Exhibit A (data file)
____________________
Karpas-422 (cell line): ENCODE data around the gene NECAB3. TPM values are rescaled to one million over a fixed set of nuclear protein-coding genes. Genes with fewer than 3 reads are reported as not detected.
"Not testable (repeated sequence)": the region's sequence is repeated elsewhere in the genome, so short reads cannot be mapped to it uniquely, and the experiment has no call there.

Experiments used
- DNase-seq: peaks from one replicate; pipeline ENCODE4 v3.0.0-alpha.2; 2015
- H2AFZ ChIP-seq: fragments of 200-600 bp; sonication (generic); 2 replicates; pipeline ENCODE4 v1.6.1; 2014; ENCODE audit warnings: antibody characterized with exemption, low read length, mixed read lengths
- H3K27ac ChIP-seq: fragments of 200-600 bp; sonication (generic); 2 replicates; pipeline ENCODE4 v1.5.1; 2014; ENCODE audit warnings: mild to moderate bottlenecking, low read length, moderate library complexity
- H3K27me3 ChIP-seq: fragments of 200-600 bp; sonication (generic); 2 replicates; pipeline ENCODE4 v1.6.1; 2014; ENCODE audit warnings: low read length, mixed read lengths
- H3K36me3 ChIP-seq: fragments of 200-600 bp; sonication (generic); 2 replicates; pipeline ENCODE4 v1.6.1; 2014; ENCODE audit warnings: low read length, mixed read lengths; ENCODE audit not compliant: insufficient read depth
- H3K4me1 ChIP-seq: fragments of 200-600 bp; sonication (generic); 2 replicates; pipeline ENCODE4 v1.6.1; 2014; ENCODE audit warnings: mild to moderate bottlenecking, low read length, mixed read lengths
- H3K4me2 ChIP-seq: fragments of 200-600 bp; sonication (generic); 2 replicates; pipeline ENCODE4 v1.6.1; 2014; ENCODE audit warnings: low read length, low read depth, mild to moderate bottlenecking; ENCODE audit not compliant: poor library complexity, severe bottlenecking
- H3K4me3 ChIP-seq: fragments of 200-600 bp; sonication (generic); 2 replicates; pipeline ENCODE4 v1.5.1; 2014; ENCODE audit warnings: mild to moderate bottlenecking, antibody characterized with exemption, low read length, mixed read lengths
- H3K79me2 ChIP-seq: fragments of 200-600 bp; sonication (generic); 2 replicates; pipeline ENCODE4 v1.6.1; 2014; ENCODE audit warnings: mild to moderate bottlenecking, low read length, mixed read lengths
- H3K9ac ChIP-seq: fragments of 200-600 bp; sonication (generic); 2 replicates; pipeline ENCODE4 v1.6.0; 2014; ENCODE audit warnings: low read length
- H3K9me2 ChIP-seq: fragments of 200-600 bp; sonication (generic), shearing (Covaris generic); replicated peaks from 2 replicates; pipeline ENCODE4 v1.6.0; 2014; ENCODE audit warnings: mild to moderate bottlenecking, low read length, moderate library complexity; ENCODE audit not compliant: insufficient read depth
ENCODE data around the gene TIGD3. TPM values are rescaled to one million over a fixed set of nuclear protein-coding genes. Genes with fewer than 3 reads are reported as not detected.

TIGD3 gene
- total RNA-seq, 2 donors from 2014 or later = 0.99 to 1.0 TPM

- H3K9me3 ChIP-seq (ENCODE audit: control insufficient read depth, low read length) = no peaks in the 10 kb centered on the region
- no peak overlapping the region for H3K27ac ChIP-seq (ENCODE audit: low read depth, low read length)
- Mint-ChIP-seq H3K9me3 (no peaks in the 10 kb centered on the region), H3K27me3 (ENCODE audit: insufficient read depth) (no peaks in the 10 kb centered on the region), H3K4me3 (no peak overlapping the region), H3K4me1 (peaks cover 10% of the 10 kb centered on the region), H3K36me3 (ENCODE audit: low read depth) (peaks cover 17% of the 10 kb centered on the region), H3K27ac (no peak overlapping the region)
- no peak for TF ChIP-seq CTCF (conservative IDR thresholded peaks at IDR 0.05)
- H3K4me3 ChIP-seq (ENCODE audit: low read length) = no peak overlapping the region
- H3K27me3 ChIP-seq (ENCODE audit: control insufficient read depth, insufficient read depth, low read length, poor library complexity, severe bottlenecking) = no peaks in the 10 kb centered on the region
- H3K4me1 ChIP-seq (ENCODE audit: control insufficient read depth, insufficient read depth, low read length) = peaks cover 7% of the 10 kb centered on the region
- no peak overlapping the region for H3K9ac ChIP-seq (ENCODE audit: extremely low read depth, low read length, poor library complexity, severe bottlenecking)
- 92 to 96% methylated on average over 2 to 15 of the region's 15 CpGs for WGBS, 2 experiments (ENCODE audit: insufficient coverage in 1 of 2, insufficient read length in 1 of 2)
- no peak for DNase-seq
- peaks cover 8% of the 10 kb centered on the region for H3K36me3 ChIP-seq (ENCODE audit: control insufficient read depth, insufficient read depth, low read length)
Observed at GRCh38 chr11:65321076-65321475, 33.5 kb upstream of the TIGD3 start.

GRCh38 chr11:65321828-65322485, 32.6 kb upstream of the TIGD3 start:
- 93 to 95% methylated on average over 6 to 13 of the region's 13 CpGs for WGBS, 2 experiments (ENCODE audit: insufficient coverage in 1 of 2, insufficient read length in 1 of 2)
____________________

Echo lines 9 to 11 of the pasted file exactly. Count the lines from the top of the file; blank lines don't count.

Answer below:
- H3K4me1 ChIP-seq: fragments of 200-600 bp; sonication (generic); 2 replicates; pipeline ENCODE4 v1.6.1; 2014; ENCODE audit warnings: mild to moderate bottlenecking, low read length, mixed read lengths
- H3K4me2 ChIP-seq: fragments of 200-600 bp; sonication (generic); 2 replicates; pipeline ENCODE4 v1.6.1; 2014; ENCODE audit warnings: low read length, low read depth, mild to moderate bottlenecking; ENCODE audit not compliant: poor library complexity, severe bottlenecking
- H3K4me3 ChIP-seq: fragments of 200-600 bp; sonication (generic); 2 replicates; pipeline ENCODE4 v1.5.1; 2014; ENCODE audit warnings: mild to moderate bottlenecking, antibody characterized with exemption, low read length, mixed read lengths